As the United States House Select Committee on the January 6 attack gears up to hold televised hearings this spring, lawmakers probably won’t devote much airtime to religion’s role in the assault on our democracy. But white Christian nationalism continues to play a central role in perpetuating Donald Trump’s stolen election lie, so understanding its continued threat and its sometimes peculiar symbols is crucial. One such symbol, the blowing of shofars as a gesture of pro-Trump Christian triumphalism, is a troubling example of how many in the movement have arrogated Jewish ritual as a weapon for their nationalistic ends.
White Christian nationalism was the most visible religious affiliation on display in the January 6 riots. Participants marched with signs proclaiming “Trump is President, Christ is King,” one held a Bible in the air while a mob overran police to charge into the Capitol building, and another shouted, “Here we are in the name of Jesus!” Even the so-called QAnon shaman prayed in Jesus’ name in the ransacked Senate chamber.
There was also the incongruous sight of Israeli flags, a sign of how potent Christian Zionism is among many Trump supporters—even as one rioter wore a “Camp Auschwitz” sweatshirt and another, currently under criminal indictment, is a Hitler admirer who federal prosecutors say “took the time to make what is likely a Nazi gesture towards the Capitol after violently assaulting and confronting law enforcement.”
And then there were the shofars. In covering Christian nationalism and Messianic Judaism for nearly two decades, I have seen the increasing use of shofars at church services, prayer rallies and political events. But shofars’ deployment in the service of the January 6 rioters marked a new and bizarre twist in this phenomenon—one that centers Donald Trump as a salvific figure in an ultimate victory over liberal democracy.
The shofar blowers were likely not Jewish, writes Sarah Imhoff at “Uncivil Religion,” a digital resource documenting religion and January 6, a joint project of the University of Alabama and the Smithsonian. Evangelicals increasingly use shofars as a tool of “spiritual warfare,” says Imhoff, a religion scholar at Indiana University, to show that “the world is moving toward the end times…war on earth, culminating in the battle of Armageddon, and God’s participation in this final battle against evil.”
“Uncivil Religion” documents other shofar-blowing moments on January 6, including video of a rioter blowing a shofar atop the scaffolding that insurrectionists seized outside the Capitol. Haaretz reported video of a woman blowing a shofar into a shattered Capitol window. The New York Times documents a man blowing a shofar as the mob rampages on the Capitol grounds.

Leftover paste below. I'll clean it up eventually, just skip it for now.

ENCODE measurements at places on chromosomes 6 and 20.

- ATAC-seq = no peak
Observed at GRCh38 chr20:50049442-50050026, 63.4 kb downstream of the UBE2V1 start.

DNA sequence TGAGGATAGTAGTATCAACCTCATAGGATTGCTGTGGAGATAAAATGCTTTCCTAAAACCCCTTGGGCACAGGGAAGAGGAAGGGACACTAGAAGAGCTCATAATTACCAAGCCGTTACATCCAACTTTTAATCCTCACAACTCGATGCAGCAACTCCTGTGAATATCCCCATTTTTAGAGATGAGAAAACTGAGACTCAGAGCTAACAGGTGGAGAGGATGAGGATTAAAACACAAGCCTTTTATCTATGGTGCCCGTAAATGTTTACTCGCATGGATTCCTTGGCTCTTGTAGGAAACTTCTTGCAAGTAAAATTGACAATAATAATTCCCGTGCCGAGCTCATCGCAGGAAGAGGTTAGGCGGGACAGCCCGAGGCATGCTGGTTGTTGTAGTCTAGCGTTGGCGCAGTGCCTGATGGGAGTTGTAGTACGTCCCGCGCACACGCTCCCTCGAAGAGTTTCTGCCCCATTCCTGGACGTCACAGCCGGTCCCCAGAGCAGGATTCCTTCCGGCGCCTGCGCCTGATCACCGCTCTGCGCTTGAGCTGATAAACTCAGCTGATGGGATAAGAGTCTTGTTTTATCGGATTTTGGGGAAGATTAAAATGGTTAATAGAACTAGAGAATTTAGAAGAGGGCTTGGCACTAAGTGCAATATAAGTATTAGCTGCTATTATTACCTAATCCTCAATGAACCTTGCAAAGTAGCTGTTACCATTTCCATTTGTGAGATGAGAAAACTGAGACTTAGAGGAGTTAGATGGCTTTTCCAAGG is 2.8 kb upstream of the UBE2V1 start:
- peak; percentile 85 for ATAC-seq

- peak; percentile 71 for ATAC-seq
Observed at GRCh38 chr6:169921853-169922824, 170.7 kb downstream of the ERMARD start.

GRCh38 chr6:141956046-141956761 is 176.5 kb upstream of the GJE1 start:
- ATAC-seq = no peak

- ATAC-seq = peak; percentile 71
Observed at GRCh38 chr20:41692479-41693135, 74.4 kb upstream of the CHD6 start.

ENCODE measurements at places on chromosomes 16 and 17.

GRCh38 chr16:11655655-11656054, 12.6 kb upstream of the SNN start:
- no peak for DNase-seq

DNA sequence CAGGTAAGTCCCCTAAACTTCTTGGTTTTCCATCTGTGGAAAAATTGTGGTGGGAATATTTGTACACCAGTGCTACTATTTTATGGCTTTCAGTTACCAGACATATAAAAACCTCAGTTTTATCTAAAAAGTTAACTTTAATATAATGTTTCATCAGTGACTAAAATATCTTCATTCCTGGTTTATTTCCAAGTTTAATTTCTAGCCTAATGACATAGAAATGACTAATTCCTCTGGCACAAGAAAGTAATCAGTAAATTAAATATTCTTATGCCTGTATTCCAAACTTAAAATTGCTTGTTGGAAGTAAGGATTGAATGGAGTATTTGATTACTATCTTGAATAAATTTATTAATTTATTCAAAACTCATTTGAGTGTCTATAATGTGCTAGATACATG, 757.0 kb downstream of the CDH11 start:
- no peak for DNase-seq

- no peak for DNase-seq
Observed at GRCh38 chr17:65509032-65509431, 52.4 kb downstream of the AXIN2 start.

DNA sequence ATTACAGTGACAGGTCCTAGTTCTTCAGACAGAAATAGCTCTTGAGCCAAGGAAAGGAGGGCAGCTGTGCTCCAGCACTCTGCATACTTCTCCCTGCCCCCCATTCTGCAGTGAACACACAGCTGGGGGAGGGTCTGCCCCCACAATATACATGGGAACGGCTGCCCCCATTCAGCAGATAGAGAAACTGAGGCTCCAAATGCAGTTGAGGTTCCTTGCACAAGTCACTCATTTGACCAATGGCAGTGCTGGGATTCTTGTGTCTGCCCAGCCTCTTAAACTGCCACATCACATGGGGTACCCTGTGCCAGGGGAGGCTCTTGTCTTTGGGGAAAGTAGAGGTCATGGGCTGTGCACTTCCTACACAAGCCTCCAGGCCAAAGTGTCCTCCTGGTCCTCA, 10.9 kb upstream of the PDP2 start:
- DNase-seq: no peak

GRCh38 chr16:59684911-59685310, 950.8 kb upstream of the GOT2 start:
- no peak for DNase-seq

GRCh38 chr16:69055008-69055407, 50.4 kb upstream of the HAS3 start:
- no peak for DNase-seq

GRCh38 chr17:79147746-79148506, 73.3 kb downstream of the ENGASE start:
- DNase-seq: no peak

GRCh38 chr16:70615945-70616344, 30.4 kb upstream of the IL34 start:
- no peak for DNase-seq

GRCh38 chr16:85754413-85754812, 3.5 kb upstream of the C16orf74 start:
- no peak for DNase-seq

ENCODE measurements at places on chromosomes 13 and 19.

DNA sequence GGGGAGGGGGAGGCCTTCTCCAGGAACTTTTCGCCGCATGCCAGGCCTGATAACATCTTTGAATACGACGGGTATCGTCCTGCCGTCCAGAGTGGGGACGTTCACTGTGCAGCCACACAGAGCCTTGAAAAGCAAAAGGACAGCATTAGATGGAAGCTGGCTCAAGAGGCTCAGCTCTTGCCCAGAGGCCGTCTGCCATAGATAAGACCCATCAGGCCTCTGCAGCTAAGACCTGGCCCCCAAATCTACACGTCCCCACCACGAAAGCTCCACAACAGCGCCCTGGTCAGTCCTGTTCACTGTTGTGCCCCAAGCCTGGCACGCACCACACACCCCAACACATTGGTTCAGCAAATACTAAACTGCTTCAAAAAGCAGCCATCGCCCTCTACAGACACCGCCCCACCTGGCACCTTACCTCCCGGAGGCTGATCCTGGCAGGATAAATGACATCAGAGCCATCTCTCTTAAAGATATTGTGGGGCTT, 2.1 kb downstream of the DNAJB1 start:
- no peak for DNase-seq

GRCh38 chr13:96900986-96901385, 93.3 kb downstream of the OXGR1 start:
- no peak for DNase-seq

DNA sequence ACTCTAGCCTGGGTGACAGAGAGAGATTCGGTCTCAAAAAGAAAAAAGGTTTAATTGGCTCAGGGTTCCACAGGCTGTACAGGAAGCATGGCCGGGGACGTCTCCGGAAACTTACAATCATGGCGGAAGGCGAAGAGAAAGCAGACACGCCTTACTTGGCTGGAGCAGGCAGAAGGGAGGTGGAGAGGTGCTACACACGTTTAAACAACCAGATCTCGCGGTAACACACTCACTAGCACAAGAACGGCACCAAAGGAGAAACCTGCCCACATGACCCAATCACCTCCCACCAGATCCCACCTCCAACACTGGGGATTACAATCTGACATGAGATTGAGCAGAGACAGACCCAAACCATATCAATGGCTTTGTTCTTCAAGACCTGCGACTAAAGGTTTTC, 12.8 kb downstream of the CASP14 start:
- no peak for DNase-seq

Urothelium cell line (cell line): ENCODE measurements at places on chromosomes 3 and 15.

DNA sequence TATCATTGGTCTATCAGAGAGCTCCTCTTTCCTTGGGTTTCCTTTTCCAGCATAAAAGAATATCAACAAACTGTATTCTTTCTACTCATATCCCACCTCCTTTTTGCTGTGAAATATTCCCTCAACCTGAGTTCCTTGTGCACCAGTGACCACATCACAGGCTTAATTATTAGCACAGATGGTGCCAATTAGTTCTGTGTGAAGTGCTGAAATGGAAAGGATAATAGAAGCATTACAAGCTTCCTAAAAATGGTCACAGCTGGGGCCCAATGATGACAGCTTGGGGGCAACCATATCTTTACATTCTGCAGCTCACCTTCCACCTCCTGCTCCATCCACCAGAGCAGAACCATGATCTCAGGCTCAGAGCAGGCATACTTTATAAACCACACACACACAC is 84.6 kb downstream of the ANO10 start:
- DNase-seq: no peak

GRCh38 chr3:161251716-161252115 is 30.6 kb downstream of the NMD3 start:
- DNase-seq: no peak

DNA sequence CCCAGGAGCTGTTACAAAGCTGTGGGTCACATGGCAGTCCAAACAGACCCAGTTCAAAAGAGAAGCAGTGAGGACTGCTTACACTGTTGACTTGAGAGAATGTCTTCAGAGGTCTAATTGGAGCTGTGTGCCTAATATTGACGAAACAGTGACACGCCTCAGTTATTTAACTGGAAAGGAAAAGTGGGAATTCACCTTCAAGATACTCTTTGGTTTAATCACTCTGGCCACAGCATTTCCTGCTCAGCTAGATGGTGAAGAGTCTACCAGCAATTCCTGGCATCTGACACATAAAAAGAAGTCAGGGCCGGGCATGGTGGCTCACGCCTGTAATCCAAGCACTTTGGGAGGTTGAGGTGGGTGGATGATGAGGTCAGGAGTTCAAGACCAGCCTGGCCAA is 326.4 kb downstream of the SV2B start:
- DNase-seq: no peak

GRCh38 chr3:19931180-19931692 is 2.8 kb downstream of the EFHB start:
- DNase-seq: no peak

The January 6 shofars did not come out of nowhere. At the Republican National Convention in Cleveland in 2016, I covered a far-right rally featuring conspiracist Alex Jones and dirty trickster Roger Stone, later two prominent January 6 promoters. I interviewed a Christian prayer warrior from Michigan who told me Trump was “God’s man.” He and his friends enthusiastically blew their shofars as Jones repeated the antisemitic trope so popular on the Trumpist right about defeating the “globalists.”
I had forgotten about this moment until more recently, when I was writing about the Jericho March, a series of prayer rallies organized in advance of January 6 to mobilize pro-Trump Christians and restore Trump to power. At the December 12, 2020 Jericho March rally on the National Mall, attendees repeatedly used shofars to punctuate the testimonies of Trump loyalists such as Stone and Michael Flynn, Trump’s disgraced National Security Advisor. Flynn told the crowd that just as the walls of Jericho fell before Joshua’s army, this new Trumpist army could bring down the “deep state.” Jones was there, too, invoking the end times and vowing that Biden “will be removed, one way or another.”
Sixty percent of white evangelicals still believe the lie that the 2020 election was stolen from Trump—that’s more than any other religious demographic, according to the Public Religion Research Institute. Twenty-six percent of white evangelicals told PRRI that “true American patriots” might have to resort to violence to save the country. Not all evangelicals blow shofars, and not all endorse violence, but examining the conjunction of the two on January 6 shows just how the Christian nationalist rhetoric of spiritual warfare can spill into actual violence.
In the past, watching shofars being blown as symbols of Christian spiritual warfare, I found it merely a sacrilegious annoyance. Now, the evidence shows, it is something more serious, a permanent part of the record of an assault that sought to bring American democracy to its knees.
Sarah Posner is the author of Unholy: How White Christian Nationalists Powered the Trump Presidency, and the Devastating Legacy They Left Behind.
Moment Magazine participates in the Amazon Associates program and earns money from qualifying purchases.